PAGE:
Uttar Pradesh Chief Minister Adityanath and Union Health Minister JP Nadda visited the Baba Raghav Das Medical College and Hospital in Gorakhpur district on Sunday, ANI reported, after more than 60 children died in the hospital over the last week. Another child died of encephalitis on Sunday morning. Adityanath is scheduled to talk to the media later in the day.

While reports alleged that the children had died after a shortage of oxygen supply to the hospital, the Bharatiya Janata Party chief minister linked the deaths to encephalitis on Saturday. He had also ordered a detailed inquiry into the case.

Despite all the attention to the incident, the hospital was still ordering liquid oxygen cylinders as of Sunday morning. An operator in the oxygen supply department told Scroll.in that the liquid oxygen supply to the hospital has been restored. The tank was filled in the early hours of the morning. In the wards, nurses said they were using a combination of piped oxygen and cylinders on Sunday.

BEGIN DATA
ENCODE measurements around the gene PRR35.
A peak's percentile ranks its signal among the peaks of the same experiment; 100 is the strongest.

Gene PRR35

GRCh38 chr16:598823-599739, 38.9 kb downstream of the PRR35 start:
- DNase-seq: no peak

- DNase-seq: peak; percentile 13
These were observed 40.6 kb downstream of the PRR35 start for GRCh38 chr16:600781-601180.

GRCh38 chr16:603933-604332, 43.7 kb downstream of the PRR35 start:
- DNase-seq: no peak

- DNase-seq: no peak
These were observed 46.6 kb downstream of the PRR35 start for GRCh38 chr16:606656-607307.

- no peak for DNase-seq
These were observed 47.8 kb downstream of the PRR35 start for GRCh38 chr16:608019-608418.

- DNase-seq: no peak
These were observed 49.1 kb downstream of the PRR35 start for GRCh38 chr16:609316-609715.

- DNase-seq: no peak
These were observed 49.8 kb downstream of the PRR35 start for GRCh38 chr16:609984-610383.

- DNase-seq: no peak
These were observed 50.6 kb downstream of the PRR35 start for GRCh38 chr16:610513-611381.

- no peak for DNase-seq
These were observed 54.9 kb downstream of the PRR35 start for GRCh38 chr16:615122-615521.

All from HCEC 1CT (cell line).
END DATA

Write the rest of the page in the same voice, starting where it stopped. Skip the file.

Deepankar Sharma of Pushpa Sales, the company that was contracted to supply oxygen to the medical college and hospital, on Saturday had questioned the speed with which the hospital gathered funds, especially after days of not paying the dues, reported News18.

Managers of Pushpa Sales had written to Principal Rajiv Mishra on August 1, asking for unpaid dues amounting to Rs 65 lakh. The oxygen supply operators at the hospital wrote to Mishra, the chief medical superintendent and the nodal officer of the National Health Mission on August 3 and August 10, alerting them to the fact that the company might cut the oxygen supply to the hospital if the dues were not paid.

“We were unnecessarily harassed by Mishra for our payment,” Sharma told News18. “But after the tragic news, we were paid Rs 20.84 lakh in the evening. If the hospital had no funds for months, how did they make a payment of Rs 20 lakh suddenly?”

On August 9, a day before the oxygen supply was disrupted, Adityanath had visited the hospital. After inaugurating a 10-bed Intensive Care Unit and a six-bed Critical Care Unit, he had visited a ward meant for children with Acute Encephalitis Syndrome. On Saturday evening, however, state health minister Siddharth Nath Singh said no one had brought the problem of the dipping oxygen supply to the chief minister’s notice.